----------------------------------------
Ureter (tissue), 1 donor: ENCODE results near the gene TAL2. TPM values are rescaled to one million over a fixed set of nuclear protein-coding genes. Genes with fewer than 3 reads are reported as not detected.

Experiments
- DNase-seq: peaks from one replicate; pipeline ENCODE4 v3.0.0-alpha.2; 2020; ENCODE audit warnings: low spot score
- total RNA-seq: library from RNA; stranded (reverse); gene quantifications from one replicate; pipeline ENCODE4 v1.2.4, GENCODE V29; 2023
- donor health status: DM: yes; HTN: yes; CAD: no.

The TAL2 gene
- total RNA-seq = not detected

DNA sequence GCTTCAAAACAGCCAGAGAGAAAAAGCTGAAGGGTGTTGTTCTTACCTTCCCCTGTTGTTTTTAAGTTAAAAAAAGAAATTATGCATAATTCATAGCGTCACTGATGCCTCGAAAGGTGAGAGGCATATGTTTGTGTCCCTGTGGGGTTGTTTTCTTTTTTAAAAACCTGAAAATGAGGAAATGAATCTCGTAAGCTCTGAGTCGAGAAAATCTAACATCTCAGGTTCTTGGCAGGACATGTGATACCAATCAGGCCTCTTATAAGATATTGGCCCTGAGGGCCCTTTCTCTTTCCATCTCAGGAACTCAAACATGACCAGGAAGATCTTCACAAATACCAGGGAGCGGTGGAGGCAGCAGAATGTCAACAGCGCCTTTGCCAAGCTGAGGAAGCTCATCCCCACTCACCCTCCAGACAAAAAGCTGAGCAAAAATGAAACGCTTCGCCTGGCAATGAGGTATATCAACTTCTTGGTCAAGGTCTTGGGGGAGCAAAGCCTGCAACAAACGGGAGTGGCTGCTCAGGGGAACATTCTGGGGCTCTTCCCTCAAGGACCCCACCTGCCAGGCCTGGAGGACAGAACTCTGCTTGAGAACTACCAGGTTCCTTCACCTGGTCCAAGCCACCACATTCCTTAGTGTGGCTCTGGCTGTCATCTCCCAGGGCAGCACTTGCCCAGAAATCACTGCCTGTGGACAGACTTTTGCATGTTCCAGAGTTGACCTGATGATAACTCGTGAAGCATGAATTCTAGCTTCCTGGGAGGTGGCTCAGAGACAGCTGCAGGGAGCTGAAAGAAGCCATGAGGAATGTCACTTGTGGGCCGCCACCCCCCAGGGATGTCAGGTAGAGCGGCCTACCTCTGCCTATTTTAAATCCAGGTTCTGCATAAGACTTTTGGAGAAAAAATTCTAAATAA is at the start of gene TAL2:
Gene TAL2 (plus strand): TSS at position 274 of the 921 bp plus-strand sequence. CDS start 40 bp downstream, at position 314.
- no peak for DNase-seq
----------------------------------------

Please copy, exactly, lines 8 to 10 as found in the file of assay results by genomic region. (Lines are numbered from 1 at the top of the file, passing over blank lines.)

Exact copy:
DNA sequence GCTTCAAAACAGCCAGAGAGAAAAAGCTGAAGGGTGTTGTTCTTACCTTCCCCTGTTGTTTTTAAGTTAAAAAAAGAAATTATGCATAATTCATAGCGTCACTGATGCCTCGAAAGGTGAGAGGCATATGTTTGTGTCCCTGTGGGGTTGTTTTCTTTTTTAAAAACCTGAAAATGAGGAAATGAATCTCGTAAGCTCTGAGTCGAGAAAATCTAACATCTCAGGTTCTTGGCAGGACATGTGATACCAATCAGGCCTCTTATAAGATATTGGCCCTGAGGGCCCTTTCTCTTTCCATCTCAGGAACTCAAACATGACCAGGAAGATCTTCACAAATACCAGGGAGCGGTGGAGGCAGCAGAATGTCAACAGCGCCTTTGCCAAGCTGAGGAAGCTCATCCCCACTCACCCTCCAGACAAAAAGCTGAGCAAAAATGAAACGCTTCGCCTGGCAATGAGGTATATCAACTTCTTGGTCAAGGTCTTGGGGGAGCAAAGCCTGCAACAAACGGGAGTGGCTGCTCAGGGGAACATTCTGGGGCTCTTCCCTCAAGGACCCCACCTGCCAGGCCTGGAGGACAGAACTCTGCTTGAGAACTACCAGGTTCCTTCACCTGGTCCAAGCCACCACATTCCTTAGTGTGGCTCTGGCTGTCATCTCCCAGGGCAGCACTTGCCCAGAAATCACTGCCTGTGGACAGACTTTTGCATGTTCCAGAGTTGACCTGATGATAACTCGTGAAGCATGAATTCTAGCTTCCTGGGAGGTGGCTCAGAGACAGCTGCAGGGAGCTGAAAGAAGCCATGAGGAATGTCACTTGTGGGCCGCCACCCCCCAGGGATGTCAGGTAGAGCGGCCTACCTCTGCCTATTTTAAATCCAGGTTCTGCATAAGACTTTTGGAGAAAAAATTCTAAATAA is at the start of gene TAL2:
Gene TAL2 (plus strand): TSS at position 274 of the 921 bp plus-strand sequence. CDS start 40 bp downstream, at position 314.
- no peak for DNase-seq